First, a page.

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A Danish court has ordered the country’s domain name registry to hand over an address suspected of selling goods that infringe Ray-Ban’s copyright.
The Court of Glostrup said evidence including screen shots from raybansolbrillerudsalg.dk showed the site was offering sunglasses mimicking Ray-Ban’s, the designs of which are protected by copyright.
It is now in the hands of the Danish State Prosecutor for Serious Economic and International Crime (SØIK) while it investigates the site.
There is a message on the site explaining the investigation and providing a link to the ruling.
The domain was one of 1,114 addresses named by the Danish e-commerce Foundation as suspected of infringing IP that were handed to the authorities. It is the first on the list to be seized.
DK Hostmaster, the registry administering .dk domain names, was ordered to transfer the address as part of an ex parte injunction. The registry did not object to the case, according to the decision.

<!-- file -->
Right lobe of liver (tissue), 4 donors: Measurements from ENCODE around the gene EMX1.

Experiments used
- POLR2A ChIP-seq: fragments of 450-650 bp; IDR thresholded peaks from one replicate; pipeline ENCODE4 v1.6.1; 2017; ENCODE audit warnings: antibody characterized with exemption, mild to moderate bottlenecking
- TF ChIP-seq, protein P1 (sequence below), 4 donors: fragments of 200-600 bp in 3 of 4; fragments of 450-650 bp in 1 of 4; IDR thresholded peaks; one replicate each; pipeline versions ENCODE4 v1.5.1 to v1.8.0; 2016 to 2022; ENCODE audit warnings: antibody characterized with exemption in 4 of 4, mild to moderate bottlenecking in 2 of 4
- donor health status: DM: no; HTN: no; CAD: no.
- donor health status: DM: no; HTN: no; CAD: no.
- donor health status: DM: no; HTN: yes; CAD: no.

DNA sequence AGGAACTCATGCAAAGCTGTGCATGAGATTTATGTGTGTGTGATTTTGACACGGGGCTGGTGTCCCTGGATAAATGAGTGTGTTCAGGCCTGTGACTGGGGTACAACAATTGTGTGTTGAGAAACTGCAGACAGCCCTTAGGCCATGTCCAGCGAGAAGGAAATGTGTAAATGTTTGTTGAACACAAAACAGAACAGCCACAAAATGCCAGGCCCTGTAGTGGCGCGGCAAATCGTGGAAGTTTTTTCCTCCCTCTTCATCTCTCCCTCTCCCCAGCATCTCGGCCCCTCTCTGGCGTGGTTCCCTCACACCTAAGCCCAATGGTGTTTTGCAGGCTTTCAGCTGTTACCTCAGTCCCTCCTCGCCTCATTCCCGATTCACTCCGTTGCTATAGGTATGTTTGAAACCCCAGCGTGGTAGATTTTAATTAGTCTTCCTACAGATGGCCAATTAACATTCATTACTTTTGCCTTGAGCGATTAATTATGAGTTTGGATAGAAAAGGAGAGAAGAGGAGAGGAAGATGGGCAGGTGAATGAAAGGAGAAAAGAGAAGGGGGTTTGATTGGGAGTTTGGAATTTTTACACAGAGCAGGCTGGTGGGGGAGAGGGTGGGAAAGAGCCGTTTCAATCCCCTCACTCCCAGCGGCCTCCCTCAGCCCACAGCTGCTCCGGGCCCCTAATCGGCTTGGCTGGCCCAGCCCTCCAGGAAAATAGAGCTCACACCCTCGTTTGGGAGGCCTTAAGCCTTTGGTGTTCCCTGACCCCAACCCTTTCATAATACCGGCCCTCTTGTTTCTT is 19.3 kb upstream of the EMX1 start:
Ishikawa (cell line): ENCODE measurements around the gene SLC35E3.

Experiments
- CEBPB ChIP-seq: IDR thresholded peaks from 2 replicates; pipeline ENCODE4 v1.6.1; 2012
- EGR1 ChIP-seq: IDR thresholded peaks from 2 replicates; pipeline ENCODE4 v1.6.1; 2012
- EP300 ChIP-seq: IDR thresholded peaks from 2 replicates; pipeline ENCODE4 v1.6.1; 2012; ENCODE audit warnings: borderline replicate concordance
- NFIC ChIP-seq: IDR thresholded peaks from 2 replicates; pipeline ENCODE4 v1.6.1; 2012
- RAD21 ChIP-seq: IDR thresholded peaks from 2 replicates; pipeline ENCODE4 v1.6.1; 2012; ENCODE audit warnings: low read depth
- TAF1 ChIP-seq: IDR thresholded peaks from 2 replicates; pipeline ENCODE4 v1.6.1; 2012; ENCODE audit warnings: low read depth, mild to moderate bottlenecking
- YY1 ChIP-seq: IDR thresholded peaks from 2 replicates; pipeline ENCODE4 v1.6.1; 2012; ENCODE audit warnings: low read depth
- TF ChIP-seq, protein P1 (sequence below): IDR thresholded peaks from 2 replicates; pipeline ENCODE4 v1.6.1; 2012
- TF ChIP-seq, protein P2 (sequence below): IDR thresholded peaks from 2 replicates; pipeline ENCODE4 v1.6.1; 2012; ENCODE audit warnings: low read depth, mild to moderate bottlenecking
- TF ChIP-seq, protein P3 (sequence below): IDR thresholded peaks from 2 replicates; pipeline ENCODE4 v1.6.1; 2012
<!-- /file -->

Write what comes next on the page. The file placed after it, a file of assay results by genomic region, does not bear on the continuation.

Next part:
However, the ruling has been labelled “inconsistent” by the European Digital Rights (EDRi) organisation, members of which comprise 34 privacy and civil rights groups.
“The domain name itself does not contain any evidence of copyright infringement, and by transferring the registration of the domain name to SØIK, the link to the website containing evidence of the infringement is effectively removed,” a blog post by Danish member Jesper Lund said.
“This leaves SØIK with less evidence, as they now only have screen dumps rather than a domain name that routes to the actual website,” Lund added.
The EDRi also complained that allowing preliminary injunctions in cases where the domain name registrant cannot produce a defence “clearly violates normal due process procedures”.
This is not the first time SØIK has seized domain names in this manner, and given that there are still 1,113 addresses on the list, it is unlikely to be the last.
domain names; Ray-Ban; Danish State Prosecutor for Serious Economic and International Crime; DK Hostmaster